05 Apr FSI Selected Publications of the Week
1. The prevalence and practices of caffeine use as an ergogenic aid in English professional soccer.
Tallis J, Clarke N, Morris R, Richardson D, Ellis M, Eyre E, Duncan M, Noon M.
Center for Sport, Exercise and Life Sciences, Alison Gingell Building, Coventry University, Priory Street, Coventry CV1 5FB, UK.
Representatives of 36 clubs from the top four tiers of English professional football (40%) completed an online survey. 97% indicated that caffeine is provided to players as a means of improving performance, most commonly administered prior to and during a game, with a broad range and lack of consistency in the timing, dose and mode of administration, and doses were typically low, showing a translational gap between science and practice.
2. Players’ physical performance in LaLiga across the season: insights for competition continuation after COVID-19.
de Souza DB, González-García J, Campo RL, Resta R, Buldú JM, Wilk M, Coso JD.
Exercise Physiology Laboratory, Camilo José Cela University, Madrid, Spain.
Analysis of four seasons of LaLiga (from 2015-2016 to 2018-2019) revealed that players’ physical performance (total and high-speed running distances) was lower at the beginning of the season and the teams needed approximately 8-10 matchdays to reach a steady state running performance.
3. Using Submaximal Exercise Heart Rate for Monitoring Cardiorespiratory Fitness Changes in Professional Soccer Players: A Replication Study.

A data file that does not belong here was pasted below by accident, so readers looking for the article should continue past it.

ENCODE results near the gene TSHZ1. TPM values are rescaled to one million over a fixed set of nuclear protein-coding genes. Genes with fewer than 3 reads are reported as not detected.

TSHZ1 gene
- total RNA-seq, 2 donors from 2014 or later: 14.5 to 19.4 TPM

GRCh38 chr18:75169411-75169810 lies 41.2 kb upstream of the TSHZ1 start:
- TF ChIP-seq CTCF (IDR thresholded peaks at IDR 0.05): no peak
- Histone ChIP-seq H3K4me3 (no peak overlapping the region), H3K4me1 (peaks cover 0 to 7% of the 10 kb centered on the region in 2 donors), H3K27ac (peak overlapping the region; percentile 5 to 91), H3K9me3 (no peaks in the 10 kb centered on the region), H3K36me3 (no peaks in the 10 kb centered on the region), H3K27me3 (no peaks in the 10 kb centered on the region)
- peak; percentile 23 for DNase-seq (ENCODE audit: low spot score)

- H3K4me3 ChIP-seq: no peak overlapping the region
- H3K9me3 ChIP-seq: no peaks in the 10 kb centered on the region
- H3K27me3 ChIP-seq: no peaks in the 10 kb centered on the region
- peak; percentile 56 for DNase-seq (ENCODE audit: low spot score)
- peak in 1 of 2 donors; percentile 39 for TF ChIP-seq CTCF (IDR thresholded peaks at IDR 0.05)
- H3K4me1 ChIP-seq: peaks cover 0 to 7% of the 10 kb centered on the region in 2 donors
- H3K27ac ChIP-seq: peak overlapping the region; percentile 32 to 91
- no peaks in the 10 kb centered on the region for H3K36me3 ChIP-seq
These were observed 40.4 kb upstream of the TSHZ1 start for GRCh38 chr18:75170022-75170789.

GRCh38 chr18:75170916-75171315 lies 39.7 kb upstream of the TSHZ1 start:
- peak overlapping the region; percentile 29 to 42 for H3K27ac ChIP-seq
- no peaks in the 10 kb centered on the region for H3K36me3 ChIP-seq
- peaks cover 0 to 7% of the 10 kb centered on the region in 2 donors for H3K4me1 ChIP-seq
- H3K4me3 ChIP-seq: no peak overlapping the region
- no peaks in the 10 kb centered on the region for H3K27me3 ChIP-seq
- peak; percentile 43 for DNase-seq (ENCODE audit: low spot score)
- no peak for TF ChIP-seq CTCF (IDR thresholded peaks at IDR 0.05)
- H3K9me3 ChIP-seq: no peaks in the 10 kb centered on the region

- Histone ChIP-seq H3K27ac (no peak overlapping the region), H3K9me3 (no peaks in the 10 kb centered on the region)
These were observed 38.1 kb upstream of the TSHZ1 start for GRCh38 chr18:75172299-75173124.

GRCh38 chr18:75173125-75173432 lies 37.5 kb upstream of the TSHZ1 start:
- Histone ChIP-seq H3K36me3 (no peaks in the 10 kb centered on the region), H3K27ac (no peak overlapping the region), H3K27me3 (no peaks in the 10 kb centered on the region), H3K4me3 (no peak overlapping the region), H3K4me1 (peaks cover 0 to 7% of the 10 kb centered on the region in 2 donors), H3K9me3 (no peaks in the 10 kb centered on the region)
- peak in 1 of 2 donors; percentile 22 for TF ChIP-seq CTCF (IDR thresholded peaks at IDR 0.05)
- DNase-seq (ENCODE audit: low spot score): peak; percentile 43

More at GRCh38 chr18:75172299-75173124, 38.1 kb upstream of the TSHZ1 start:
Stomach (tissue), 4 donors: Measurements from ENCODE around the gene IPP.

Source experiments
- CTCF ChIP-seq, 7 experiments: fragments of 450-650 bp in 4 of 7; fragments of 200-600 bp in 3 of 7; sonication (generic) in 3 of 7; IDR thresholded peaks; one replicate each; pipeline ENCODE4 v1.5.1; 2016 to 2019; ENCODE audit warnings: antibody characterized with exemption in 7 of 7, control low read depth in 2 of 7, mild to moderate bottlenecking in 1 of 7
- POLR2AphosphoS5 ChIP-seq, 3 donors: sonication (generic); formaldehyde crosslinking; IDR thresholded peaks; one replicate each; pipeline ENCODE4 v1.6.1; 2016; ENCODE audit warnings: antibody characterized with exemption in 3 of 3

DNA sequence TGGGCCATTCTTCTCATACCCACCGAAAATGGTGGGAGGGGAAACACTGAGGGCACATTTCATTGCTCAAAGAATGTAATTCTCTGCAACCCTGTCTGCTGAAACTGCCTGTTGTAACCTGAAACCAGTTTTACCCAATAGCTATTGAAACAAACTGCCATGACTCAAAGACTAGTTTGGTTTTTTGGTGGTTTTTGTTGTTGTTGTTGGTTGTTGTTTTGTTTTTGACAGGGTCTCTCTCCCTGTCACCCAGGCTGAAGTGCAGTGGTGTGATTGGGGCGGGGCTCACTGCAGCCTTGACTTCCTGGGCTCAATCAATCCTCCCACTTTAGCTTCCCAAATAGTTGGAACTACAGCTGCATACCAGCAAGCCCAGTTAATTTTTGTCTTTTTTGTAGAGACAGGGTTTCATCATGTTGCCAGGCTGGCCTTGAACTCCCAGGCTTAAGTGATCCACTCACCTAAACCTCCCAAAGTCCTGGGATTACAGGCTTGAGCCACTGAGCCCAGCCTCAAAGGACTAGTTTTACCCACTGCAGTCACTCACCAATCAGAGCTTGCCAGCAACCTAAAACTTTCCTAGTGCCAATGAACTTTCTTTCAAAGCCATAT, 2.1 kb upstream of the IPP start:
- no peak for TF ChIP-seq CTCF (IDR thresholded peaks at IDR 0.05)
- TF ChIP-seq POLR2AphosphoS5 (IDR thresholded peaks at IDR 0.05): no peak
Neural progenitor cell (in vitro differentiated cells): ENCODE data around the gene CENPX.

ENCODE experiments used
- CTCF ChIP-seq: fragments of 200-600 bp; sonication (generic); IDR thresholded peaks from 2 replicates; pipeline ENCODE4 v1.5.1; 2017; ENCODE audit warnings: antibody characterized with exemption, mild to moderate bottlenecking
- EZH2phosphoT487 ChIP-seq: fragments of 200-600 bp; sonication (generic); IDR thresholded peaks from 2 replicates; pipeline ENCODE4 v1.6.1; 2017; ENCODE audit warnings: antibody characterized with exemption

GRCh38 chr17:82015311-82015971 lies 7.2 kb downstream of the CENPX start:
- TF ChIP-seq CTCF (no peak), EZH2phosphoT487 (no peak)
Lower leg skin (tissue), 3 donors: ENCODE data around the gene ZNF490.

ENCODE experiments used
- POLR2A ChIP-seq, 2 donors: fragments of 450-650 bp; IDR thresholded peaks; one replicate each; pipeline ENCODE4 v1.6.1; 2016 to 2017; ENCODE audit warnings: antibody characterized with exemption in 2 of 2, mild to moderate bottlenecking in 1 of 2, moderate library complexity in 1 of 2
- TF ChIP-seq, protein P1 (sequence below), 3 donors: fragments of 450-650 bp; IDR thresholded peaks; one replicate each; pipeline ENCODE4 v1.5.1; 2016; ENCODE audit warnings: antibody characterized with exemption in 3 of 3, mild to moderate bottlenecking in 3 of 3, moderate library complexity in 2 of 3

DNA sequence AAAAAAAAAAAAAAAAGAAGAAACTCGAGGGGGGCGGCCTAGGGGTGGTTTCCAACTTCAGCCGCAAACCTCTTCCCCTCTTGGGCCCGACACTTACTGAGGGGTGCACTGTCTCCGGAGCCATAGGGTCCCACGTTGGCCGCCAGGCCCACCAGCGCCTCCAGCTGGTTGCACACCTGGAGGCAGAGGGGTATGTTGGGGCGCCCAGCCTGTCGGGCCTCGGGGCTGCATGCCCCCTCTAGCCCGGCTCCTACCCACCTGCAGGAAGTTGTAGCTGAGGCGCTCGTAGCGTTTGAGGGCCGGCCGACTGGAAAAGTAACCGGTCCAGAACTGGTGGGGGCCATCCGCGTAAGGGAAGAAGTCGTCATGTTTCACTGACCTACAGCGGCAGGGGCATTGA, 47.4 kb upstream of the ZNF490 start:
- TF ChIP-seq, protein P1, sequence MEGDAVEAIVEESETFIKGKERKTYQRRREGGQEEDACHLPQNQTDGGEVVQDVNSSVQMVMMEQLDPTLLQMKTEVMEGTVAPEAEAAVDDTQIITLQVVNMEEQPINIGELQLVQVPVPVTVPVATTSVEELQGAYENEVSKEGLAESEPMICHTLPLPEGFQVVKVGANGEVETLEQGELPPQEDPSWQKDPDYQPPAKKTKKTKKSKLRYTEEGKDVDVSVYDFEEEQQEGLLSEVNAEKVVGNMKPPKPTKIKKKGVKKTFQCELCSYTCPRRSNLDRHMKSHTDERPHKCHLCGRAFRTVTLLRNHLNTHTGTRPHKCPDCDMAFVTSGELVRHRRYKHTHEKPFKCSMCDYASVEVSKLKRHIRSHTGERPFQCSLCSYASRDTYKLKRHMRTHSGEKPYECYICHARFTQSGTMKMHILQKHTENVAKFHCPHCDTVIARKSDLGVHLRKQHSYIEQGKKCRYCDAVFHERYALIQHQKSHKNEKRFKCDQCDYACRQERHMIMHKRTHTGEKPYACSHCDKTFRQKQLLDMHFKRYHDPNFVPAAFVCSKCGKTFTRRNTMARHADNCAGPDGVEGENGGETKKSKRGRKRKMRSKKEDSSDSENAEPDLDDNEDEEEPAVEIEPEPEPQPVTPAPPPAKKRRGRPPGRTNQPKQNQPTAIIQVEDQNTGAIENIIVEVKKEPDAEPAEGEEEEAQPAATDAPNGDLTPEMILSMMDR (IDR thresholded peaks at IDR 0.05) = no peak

Altmann S, Neumann R, Härtel S, Woll A, Buchheit M.
97 professional soccer players from Germany completed incremental tests to determine HR12km/h and v4mmol/L, showing that 4.5% changes in HR12km/h on 3-minute submaximal runs tests are indicative of true substantial fitness changes, with 60% to 78% accuracy, indicating that these submaximal run tests are a good alternative to lactate speed tests for fitness assessment.
4. How does spectator presence affect football? Home advantage remains in European top-class football matches played without spectators during the COVID-19 pandemic.
Wunderlich F, Weigelt M, Rein R, Memmert D.
German Sports University Cologne, Cologne, Germany.
Using the exceptional opportunity caused by the COVID-19 pandemic, more than 1,000 professional matches without spectators across the main European football leagues were analyzed. Results support the notion of a crowd-induced referee bias, as the increased sanctioning of fouls, yellow cards, and red cards to away teams disappears in the absence of spectators. Moreover, the match dominance (shots and shots on target) of home teams decreases significantly. But, in terms of the home advantage itself in match results, surprisingly, only a non-significant decrease was found, indicating that spectators do not seem to be the main driving factor of the home advantage, and that this is not significantly affected by the decrease in refereeing bias and shots to goal with no spectators.
5. Timing return-to-competition: a prospective registration of 45 different types of severe injuries in Germany’s highest football league.
Krutsch W, Memmel C, Alt V, Krutsch V, Tröß T, Aus der Fünten K, Meyer T.
Department of Trauma Surgery, University Medical Centre Regensburg, Franz-Josef-Strauss-Allee 11, 93053, Regensburg, Germany. firstname.lastname@example.org.
This analysis includes severe injuries sustained by players of the first German football league during the seasons 2014-2015 to 2017-2018: 165 per season and 9.2 per season per team. The body region most frequently affected by severe injury was the knee (30%) followed by the thigh (26.4%) and the ankle (16.7%), showing a trend for ACL ruptures to mainly occur at the beginning of a season (45.8%), overuse syndromes during the winter months, and severe muscle and ankle injuries at the end of a season. This study also provides information on the typical time loss due to these specific severe football injuries, which may serve as a guideline.